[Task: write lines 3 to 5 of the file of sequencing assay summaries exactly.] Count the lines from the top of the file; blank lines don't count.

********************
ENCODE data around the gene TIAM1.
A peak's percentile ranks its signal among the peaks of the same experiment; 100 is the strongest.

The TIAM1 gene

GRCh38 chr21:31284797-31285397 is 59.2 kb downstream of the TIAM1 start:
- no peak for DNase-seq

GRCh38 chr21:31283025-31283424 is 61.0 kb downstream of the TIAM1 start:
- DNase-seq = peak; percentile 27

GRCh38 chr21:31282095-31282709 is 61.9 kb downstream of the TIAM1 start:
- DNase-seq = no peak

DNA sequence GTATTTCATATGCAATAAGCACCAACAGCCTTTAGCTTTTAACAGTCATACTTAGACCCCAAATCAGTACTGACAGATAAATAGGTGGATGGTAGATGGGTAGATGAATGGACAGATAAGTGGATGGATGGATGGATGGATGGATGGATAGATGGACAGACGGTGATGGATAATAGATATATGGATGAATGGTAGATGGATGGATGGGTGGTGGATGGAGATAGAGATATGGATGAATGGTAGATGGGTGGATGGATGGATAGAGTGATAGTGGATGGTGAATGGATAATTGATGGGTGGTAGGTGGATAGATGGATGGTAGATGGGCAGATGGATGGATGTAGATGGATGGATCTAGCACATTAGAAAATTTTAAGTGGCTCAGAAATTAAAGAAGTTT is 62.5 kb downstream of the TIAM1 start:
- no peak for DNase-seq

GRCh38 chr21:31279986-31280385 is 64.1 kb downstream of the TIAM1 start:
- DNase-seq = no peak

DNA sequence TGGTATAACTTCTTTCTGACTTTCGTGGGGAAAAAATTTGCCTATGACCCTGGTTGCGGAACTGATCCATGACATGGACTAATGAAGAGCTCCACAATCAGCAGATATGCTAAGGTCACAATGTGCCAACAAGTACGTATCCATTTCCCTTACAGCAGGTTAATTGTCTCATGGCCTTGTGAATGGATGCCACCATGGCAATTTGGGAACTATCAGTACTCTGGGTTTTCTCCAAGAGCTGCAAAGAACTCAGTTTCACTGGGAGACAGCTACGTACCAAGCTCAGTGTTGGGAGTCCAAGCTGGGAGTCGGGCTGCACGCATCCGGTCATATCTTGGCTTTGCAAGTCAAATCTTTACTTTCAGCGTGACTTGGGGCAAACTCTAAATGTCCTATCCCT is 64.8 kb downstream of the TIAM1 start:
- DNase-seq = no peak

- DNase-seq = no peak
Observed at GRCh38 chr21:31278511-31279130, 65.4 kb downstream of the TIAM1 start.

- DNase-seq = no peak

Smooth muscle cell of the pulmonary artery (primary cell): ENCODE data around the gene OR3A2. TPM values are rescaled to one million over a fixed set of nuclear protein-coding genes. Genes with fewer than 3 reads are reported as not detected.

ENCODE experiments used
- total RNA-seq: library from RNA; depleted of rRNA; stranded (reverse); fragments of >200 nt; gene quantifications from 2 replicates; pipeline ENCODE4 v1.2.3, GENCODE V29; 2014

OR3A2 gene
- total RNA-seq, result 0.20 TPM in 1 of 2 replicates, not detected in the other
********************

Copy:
The TIAM1 gene

GRCh38 chr21:31284797-31285397 is 59.2 kb downstream of the TIAM1 start:
- no peak for DNase-seq